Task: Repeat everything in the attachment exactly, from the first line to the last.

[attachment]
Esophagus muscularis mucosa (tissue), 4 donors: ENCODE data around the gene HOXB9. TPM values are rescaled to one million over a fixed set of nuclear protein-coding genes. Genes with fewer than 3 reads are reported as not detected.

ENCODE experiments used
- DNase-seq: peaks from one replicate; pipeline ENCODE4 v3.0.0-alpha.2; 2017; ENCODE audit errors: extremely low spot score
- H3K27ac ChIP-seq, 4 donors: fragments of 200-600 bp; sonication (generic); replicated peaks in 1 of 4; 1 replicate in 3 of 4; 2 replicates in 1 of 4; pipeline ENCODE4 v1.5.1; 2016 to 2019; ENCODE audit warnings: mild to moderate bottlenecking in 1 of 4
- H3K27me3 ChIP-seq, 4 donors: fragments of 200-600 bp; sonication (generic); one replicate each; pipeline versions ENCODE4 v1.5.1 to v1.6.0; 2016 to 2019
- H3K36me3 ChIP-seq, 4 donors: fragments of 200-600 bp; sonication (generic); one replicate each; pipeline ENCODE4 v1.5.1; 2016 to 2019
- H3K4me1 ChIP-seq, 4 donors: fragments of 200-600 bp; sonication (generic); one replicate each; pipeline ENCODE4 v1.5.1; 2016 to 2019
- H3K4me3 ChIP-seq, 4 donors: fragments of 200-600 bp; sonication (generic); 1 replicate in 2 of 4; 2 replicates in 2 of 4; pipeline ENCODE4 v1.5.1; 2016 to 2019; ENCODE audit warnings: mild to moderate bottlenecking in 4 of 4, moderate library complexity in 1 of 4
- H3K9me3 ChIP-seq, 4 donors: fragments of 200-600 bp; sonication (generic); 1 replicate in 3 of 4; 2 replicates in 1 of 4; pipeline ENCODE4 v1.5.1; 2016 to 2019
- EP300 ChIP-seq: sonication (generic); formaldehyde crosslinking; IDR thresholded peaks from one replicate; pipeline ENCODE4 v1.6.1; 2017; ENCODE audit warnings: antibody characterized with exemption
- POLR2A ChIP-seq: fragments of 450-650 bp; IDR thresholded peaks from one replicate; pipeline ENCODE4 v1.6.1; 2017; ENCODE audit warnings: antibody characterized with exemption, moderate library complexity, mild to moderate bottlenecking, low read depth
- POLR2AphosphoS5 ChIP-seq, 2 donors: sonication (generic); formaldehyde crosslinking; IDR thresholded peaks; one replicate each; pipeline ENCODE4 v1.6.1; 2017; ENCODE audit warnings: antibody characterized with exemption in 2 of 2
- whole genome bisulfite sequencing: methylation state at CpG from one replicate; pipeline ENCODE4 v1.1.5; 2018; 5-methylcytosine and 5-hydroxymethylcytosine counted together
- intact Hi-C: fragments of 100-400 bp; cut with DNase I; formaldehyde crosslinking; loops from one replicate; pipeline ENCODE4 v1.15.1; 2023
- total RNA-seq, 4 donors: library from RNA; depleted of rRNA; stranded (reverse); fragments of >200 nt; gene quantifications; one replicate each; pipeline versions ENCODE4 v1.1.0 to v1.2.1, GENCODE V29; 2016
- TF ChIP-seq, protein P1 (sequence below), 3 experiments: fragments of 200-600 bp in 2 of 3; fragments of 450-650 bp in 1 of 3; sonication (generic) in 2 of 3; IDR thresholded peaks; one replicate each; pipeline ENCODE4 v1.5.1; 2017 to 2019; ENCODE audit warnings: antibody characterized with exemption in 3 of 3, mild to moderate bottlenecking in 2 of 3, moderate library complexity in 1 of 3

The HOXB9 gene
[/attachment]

Esophagus muscularis mucosa (tissue), 4 donors: ENCODE data around the gene HOXB9. TPM values are rescaled to one million over a fixed set of nuclear protein-coding genes. Genes with fewer than 3 reads are reported as not detected.

ENCODE experiments used
- DNase-seq: peaks from one replicate; pipeline ENCODE4 v3.0.0-alpha.2; 2017; ENCODE audit errors: extremely low spot score
- H3K27ac ChIP-seq, 4 donors: fragments of 200-600 bp; sonication (generic); replicated peaks in 1 of 4; 1 replicate in 3 of 4; 2 replicates in 1 of 4; pipeline ENCODE4 v1.5.1; 2016 to 2019; ENCODE audit warnings: mild to moderate bottlenecking in 1 of 4
- H3K27me3 ChIP-seq, 4 donors: fragments of 200-600 bp; sonication (generic); one replicate each; pipeline versions ENCODE4 v1.5.1 to v1.6.0; 2016 to 2019
- H3K36me3 ChIP-seq, 4 donors: fragments of 200-600 bp; sonication (generic); one replicate each; pipeline ENCODE4 v1.5.1; 2016 to 2019
- H3K4me1 ChIP-seq, 4 donors: fragments of 200-600 bp; sonication (generic); one replicate each; pipeline ENCODE4 v1.5.1; 2016 to 2019
- H3K4me3 ChIP-seq, 4 donors: fragments of 200-600 bp; sonication (generic); 1 replicate in 2 of 4; 2 replicates in 2 of 4; pipeline ENCODE4 v1.5.1; 2016 to 2019; ENCODE audit warnings: mild to moderate bottlenecking in 4 of 4, moderate library complexity in 1 of 4
- H3K9me3 ChIP-seq, 4 donors: fragments of 200-600 bp; sonication (generic); 1 replicate in 3 of 4; 2 replicates in 1 of 4; pipeline ENCODE4 v1.5.1; 2016 to 2019
- EP300 ChIP-seq: sonication (generic); formaldehyde crosslinking; IDR thresholded peaks from one replicate; pipeline ENCODE4 v1.6.1; 2017; ENCODE audit warnings: antibody characterized with exemption
- POLR2A ChIP-seq: fragments of 450-650 bp; IDR thresholded peaks from one replicate; pipeline ENCODE4 v1.6.1; 2017; ENCODE audit warnings: antibody characterized with exemption, moderate library complexity, mild to moderate bottlenecking, low read depth
- POLR2AphosphoS5 ChIP-seq, 2 donors: sonication (generic); formaldehyde crosslinking; IDR thresholded peaks; one replicate each; pipeline ENCODE4 v1.6.1; 2017; ENCODE audit warnings: antibody characterized with exemption in 2 of 2
- whole genome bisulfite sequencing: methylation state at CpG from one replicate; pipeline ENCODE4 v1.1.5; 2018; 5-methylcytosine and 5-hydroxymethylcytosine counted together
- intact Hi-C: fragments of 100-400 bp; cut with DNase I; formaldehyde crosslinking; loops from one replicate; pipeline ENCODE4 v1.15.1; 2023
- total RNA-seq, 4 donors: library from RNA; depleted of rRNA; stranded (reverse); fragments of >200 nt; gene quantifications; one replicate each; pipeline versions ENCODE4 v1.1.0 to v1.2.1, GENCODE V29; 2016
- TF ChIP-seq, protein P1 (sequence below), 3 experiments: fragments of 200-600 bp in 2 of 3; fragments of 450-650 bp in 1 of 3; sonication (generic) in 2 of 3; IDR thresholded peaks; one replicate each; pipeline ENCODE4 v1.5.1; 2017 to 2019; ENCODE audit warnings: antibody characterized with exemption in 3 of 3, mild to moderate bottlenecking in 2 of 3, moderate library complexity in 1 of 3

The HOXB9 gene